10.          On 12th August 2009, a Notice of hearing of the Summary Judgment Summons set for 19th August 2009 was issued.

11.          It is only following service of the Notice and almost two months after the date of the first affidavit that Mr Smith filed his second affidavit and first raised any issue about the signatures on the markers. At paragraph 5 of the affidavit David Smith states: “The basis for my denying owing the amounts as reflected in the itemised list at paragraph 4 herein is that the various signatures reflected on those “Markers” are in fact not my signature.” David Smith does not go on to say or plead that the signatures are forged.

3 David Smith at paragraph 3 of his first affidavit and paragraph 4 of his 2nd affidavit wrongly lists Marker 1631 $20,000 as being for $30,000.

12.          On 18th August 2009, the Plaintiff filed affidavits from Tamas Kovacs and Zoltan Kovacs in which they gave details of markers they state were issued to David Smith and signed by themselves and David Smith.

13.          On 18th August 2009, the Plaintiff filed the second affidavit of Andrew Stephens which was in reply to David Smith’s affidavit. In that affidavit Mr Stephens refers to a number of exhibited markers. In the affidavit Mr Stephens elaborated in more detail about the procedure adopted when issuing markers to guests to “deal with the Defendant’s situation in detail.” He stated that, “we are extremely careful to ensure that the system is secure to avoid losses to the casino.” In support of his contention that the system is secure Mr Stephens went on to say, “As can be seen from the Markers at AMS1 each is individually numbered - when the casino opened we started at 0001 and each marker issued is the next in sequence. Each marker must have the guest’s name on the face of the marker be signed by the guest in front of the, the pit boss/manager (sic.) who then countersigns the marker and then countersigned again by a cashier. What cannot be clearly seen from the copies exhibited to AMS1 is that not only are the markers signed and dated, they are also time stamped.” It then appears that at this stage that the marker chips are issued by the cashier.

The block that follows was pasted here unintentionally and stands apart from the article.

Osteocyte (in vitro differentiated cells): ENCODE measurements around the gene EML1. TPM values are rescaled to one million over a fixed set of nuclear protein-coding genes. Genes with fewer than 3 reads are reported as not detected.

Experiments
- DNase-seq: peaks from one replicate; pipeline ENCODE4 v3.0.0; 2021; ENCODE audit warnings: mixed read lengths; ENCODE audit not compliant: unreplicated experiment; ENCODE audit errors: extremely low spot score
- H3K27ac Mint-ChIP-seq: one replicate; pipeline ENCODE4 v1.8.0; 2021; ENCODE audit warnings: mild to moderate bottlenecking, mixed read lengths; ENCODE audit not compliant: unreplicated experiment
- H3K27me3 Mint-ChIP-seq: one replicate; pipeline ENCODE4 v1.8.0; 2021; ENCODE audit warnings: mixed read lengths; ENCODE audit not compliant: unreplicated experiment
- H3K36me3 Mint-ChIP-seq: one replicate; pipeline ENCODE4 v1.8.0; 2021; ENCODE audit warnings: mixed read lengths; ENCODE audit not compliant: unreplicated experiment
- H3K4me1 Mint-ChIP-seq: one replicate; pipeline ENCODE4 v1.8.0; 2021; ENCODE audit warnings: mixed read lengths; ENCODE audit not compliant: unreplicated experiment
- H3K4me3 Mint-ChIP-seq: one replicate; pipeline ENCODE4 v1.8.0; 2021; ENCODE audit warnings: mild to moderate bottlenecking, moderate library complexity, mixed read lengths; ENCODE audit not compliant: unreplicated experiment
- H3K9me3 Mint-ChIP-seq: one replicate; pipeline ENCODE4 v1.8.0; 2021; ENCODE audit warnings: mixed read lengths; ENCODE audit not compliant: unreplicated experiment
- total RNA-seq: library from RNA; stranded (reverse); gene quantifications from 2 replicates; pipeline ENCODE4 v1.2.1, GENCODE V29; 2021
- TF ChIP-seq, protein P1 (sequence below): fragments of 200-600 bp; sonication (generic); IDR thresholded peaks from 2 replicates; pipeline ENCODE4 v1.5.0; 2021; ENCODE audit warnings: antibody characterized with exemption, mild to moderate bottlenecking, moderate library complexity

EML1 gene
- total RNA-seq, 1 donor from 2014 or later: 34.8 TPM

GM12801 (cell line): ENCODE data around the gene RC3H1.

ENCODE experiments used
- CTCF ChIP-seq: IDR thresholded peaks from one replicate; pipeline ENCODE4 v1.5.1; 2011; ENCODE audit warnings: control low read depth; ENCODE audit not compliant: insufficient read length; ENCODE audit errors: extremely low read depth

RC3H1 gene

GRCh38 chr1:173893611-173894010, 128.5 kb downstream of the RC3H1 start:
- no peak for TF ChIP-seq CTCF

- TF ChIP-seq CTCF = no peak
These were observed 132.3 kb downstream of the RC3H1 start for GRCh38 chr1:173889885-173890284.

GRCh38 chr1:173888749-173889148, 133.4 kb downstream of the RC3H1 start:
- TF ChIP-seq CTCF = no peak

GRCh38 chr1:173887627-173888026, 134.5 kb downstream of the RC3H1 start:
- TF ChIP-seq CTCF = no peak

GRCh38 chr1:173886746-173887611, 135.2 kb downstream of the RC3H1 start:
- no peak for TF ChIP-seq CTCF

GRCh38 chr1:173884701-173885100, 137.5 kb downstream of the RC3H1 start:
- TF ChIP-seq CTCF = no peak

14.          On close inspection of the exhibited markers by the Court, after retiring to prepare the reserved judgment, it became clear that the system had to a degree not been adhered to as strictly as Mr Stephens would like the Court to believe. Mr Stephens is correct in his assertion that the stamp on the markers cannot clearly be seen on the photocopies. However, on close inspection, it is clear that the stamped dates on a number of them do not correspond with the hand written dates.

15.          The Court, on noticing the apparent discrepancies, wrote to the parties inviting them to either submit written submissions or to fix a date to make oral submission to the Court on this point. The parties chose the latter approach and the Court heard from Counsel on 4th September 2009 when the original markers were shown to the Court. The Court was not inviting the parties to file further evidence but merely to inspect the markers to then address the Court as to whether it had been correct in adducing there to be certain apparent discrepancies.

16.          Mr Oliver Smith stated that the Court could have regard to this discrepancy and that it went to the issue of the veracity of signatures, as it put the procedures of the Casino into question. Mr Katan submitted that this was the first time that this had been raised by Mr Smith and that the Court should rely only on the evidence and contentions contained in David Smith’s affidavit and Defence. Mr Katan submitted that, if the Court were to place any weight on these discrepancies, the Plaintiff should be permitted to file a further affidavit, as he would be in a position to explain how this happened and to present further documents that showed the checks and balances that made the adopted system reliable.